It's May Day, traditionally international worker's day. A perfect day to go out and support the working man's favorite food source: The taco truck.
Ask any Angeleno: Taco trucks are as much a part of the L.A. landscape as pho places and sushi bars. They provide a source of delicious -- and affordable -- food for the working people of this city, Hispanic, Anglo, African American and Asian alike.
But due to complaints from restaurant owners, the L.A. Board of supervisors passed a law two weeks ago that would slap a $1,000 fine on trucks parked in the same spot for more than one hour. That hits below the belt for most of these trucks, which are usually small family businesses. They argue that they serve a different population than restaurants, serving good food at affordable prices that even low-income workers can manage.And taco lovers of Los Angeles are rallying to their sides, surprising city leaders. Our sister blog, Slashfood, has more information here.
Los Angeles is more than 50% Hispanic. The ongoing debate about illegal immigration and its impacts notwithstanding, Hispanic culture is the heartbeat of the city. The crossovers are everywhere: Every little Anglo kid has a pinata at their birthday party. Day of the Dead celebrations have become hip, with young Angelenos flocking to the Hollywood Forever cemetery to feast with their friends over celebrity graves. ABC's hit show Ugly Betty is an Anglo remake of the Mexican smash hit La Fea Mas Bella (The Prettiest Ugly Girl). People of all races line up at farmer's markets for tamales, or Salvadoran pupusas. Families come together for Las Posadas at Christmastime. Salsa music fills the streets.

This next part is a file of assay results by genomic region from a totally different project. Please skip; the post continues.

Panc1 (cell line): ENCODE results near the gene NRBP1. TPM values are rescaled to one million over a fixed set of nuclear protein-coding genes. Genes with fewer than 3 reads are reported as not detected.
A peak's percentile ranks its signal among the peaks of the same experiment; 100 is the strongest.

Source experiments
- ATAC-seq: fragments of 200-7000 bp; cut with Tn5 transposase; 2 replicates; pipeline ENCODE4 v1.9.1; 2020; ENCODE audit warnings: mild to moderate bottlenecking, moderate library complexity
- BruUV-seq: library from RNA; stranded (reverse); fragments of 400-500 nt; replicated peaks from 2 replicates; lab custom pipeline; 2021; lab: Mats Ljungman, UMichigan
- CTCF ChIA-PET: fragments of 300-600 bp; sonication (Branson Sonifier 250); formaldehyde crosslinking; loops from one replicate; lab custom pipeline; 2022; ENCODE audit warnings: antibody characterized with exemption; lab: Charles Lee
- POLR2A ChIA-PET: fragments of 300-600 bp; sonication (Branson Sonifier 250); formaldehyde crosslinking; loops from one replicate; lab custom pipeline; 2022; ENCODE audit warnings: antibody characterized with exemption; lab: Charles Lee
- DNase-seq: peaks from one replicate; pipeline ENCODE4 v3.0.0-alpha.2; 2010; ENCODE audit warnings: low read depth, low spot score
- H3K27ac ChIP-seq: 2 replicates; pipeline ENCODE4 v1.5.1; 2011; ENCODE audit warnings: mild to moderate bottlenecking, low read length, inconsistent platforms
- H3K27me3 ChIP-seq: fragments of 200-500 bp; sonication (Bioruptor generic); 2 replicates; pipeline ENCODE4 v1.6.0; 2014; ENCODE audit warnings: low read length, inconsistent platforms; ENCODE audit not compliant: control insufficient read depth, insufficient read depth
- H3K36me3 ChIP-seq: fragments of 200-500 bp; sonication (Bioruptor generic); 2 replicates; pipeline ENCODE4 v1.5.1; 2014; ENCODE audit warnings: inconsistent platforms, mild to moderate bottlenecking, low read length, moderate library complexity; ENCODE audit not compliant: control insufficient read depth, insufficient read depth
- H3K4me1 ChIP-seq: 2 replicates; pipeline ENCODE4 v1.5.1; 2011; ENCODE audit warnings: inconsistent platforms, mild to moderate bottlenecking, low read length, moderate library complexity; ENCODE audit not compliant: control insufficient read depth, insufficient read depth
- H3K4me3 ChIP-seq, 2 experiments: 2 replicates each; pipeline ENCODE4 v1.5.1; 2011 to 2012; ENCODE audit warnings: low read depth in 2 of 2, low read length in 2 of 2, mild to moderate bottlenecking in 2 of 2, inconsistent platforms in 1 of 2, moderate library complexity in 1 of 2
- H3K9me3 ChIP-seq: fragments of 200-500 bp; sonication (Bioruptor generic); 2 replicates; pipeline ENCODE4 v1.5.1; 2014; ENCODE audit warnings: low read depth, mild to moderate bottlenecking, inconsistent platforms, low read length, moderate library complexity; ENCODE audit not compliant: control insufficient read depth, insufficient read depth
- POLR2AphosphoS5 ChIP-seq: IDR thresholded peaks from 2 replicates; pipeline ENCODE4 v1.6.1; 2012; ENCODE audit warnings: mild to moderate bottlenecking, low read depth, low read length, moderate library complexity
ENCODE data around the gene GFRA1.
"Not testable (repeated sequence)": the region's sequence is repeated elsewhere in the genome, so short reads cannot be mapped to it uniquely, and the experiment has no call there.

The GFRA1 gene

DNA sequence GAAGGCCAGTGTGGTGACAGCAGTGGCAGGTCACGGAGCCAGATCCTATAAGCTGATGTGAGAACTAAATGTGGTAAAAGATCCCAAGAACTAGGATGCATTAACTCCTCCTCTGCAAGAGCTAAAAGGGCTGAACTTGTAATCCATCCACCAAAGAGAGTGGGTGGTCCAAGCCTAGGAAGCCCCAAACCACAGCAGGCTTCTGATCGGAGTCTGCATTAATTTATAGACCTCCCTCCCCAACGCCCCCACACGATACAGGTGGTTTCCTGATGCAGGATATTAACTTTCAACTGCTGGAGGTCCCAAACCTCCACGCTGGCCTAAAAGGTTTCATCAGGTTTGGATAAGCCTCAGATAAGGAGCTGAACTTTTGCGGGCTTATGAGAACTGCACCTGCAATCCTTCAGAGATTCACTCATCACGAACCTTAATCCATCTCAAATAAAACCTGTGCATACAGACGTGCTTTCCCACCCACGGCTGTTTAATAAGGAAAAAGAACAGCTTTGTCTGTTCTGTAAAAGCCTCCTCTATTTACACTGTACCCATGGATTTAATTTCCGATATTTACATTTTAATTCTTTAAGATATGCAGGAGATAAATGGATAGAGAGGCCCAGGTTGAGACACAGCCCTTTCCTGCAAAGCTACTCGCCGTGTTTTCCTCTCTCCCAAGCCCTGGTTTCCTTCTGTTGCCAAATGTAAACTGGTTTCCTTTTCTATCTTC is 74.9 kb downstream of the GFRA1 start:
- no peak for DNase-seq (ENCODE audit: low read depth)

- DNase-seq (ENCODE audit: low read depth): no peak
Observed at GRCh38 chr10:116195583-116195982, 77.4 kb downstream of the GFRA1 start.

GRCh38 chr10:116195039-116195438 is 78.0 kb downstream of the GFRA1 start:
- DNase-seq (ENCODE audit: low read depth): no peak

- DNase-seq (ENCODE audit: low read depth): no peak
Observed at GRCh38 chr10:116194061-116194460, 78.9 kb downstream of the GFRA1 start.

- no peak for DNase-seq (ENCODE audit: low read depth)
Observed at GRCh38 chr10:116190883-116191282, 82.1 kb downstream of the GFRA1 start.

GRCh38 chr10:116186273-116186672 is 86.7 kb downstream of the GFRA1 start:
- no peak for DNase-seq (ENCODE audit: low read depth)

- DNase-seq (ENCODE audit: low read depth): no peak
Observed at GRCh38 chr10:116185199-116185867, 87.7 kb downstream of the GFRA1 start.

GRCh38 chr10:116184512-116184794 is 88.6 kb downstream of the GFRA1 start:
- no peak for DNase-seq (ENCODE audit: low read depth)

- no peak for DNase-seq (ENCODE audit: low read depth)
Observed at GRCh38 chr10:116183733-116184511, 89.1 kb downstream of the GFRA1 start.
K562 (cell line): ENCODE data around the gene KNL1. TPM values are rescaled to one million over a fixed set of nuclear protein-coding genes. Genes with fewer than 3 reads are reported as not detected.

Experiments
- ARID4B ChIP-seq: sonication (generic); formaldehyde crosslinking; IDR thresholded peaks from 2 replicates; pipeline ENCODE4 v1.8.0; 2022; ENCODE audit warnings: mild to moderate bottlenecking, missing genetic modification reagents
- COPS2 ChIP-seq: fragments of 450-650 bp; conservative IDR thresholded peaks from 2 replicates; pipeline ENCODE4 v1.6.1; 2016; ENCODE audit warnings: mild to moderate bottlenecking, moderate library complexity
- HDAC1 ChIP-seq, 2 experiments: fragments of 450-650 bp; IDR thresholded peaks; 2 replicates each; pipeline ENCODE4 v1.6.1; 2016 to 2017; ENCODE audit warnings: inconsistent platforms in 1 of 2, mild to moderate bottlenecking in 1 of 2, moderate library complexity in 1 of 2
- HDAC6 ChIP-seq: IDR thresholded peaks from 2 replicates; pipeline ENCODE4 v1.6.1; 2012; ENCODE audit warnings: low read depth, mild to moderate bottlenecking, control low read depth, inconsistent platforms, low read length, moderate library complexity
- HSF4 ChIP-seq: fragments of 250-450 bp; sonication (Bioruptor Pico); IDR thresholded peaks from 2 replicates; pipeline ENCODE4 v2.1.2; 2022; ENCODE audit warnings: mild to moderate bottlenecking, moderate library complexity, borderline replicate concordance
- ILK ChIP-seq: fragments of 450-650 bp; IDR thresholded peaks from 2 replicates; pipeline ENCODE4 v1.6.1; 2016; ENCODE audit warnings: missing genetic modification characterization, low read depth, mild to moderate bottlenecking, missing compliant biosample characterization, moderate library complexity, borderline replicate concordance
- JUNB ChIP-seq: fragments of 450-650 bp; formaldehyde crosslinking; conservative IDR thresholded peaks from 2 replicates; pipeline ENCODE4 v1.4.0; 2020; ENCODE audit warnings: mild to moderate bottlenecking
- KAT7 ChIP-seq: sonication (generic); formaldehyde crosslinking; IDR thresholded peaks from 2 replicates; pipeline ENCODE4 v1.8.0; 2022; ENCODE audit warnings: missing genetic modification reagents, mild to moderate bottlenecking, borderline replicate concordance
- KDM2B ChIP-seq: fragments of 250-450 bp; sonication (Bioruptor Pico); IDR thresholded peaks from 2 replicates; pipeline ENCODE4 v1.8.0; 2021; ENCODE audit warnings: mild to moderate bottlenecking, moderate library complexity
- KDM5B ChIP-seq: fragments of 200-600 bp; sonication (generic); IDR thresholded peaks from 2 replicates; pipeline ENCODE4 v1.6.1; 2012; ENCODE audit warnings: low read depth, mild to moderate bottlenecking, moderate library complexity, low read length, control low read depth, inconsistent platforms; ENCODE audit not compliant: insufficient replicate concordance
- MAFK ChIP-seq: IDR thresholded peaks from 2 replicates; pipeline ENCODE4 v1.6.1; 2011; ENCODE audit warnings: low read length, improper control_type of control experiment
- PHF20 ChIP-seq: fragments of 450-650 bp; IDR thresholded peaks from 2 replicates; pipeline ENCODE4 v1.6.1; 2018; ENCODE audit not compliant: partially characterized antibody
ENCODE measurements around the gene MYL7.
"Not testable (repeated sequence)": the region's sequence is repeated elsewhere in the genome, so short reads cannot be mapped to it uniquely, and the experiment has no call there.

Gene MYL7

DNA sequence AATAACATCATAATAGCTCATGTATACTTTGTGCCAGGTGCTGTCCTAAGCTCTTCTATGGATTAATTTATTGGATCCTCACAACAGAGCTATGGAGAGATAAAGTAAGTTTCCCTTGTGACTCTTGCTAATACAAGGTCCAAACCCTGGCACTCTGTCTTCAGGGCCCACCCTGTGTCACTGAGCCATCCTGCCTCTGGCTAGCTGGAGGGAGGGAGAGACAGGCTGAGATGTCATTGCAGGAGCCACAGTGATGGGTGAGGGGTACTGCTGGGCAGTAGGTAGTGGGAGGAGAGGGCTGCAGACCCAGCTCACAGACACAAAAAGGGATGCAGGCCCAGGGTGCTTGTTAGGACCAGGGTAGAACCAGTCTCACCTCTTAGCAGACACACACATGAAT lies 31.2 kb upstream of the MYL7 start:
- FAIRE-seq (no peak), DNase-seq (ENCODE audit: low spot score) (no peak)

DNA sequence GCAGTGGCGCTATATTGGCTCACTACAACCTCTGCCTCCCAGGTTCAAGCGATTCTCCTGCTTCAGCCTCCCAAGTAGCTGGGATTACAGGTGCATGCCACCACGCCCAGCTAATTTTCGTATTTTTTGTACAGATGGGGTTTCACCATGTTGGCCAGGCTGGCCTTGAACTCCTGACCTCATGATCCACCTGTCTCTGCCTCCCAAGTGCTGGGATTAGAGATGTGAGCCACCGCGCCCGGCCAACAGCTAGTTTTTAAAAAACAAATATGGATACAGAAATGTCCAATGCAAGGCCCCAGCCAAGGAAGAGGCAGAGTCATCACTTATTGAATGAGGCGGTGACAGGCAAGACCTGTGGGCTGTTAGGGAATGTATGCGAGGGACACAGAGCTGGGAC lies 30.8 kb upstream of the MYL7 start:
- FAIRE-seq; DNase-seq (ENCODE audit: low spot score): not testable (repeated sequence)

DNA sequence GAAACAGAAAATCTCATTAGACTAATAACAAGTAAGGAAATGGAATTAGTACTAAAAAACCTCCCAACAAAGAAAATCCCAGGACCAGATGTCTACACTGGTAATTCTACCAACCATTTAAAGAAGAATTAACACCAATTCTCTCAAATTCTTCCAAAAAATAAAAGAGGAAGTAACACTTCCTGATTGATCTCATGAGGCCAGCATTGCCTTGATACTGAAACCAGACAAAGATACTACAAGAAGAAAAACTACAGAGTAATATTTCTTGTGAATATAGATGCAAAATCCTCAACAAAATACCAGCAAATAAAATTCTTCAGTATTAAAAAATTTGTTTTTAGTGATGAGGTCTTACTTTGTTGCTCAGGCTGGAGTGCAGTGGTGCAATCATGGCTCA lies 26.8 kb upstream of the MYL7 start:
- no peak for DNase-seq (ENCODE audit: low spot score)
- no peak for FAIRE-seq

In a heartening sign of how intertwined the cultures have become, the fight to save the taco trucks is coming from the college-aged Anglo population, who have organized petition drives via social networking sites and blogs. The young people who've grown up in the Hispanic/Anglo mix see racist and classist overtones in the attempts to regulate the taco trucks.
I can see the argument from the restaurant-owners' viewpoint, of course. But I think there's a big enough pie for everyone, so to speak. Surely the Supervisors can come up with a few creative solutions that ensures both venues enough customers to prosper.
Have a favorite taco truck in your neighborhood? Sign the petition here. And if you're anywhere in L.A., get out there today and enjoy a few carne asada tacos tonight. Honor the worker! (and buen provecho...)
Cheap eats in danger: Save our taco trucks!